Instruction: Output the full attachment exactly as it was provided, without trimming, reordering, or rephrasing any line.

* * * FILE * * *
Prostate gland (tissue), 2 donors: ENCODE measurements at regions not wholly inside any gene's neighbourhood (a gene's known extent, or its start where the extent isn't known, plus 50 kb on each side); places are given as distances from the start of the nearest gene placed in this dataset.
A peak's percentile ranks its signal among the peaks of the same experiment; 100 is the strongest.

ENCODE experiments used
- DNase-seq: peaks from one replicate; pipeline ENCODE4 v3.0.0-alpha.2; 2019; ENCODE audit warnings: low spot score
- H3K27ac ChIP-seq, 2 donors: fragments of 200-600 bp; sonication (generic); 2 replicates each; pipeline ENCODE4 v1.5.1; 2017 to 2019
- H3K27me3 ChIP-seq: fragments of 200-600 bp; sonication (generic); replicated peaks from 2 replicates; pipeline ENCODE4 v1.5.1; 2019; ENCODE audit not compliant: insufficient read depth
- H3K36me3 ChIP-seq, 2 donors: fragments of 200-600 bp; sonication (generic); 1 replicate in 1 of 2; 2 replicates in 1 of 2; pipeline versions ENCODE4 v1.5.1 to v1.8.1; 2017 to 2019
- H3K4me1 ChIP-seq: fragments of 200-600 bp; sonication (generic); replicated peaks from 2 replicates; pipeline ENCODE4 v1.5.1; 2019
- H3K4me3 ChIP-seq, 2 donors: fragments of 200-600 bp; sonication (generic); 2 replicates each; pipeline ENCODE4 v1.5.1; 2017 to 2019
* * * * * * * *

Prostate gland (tissue), 2 donors: ENCODE measurements at regions not wholly inside any gene's neighbourhood (a gene's known extent, or its start where the extent isn't known, plus 50 kb on each side); places are given as distances from the start of the nearest gene placed in this dataset.
A peak's percentile ranks its signal among the peaks of the same experiment; 100 is the strongest.

ENCODE experiments used
- DNase-seq: peaks from one replicate; pipeline ENCODE4 v3.0.0-alpha.2; 2019; ENCODE audit warnings: low spot score
- H3K27ac ChIP-seq, 2 donors: fragments of 200-600 bp; sonication (generic); 2 replicates each; pipeline ENCODE4 v1.5.1; 2017 to 2019
- H3K27me3 ChIP-seq: fragments of 200-600 bp; sonication (generic); replicated peaks from 2 replicates; pipeline ENCODE4 v1.5.1; 2019; ENCODE audit not compliant: insufficient read depth
- H3K36me3 ChIP-seq, 2 donors: fragments of 200-600 bp; sonication (generic); 1 replicate in 1 of 2; 2 replicates in 1 of 2; pipeline versions ENCODE4 v1.5.1 to v1.8.1; 2017 to 2019
- H3K4me1 ChIP-seq: fragments of 200-600 bp; sonication (generic); replicated peaks from 2 replicates; pipeline ENCODE4 v1.5.1; 2019
- H3K4me3 ChIP-seq, 2 donors: fragments of 200-600 bp; sonication (generic); 2 replicates each; pipeline ENCODE4 v1.5.1; 2017 to 2019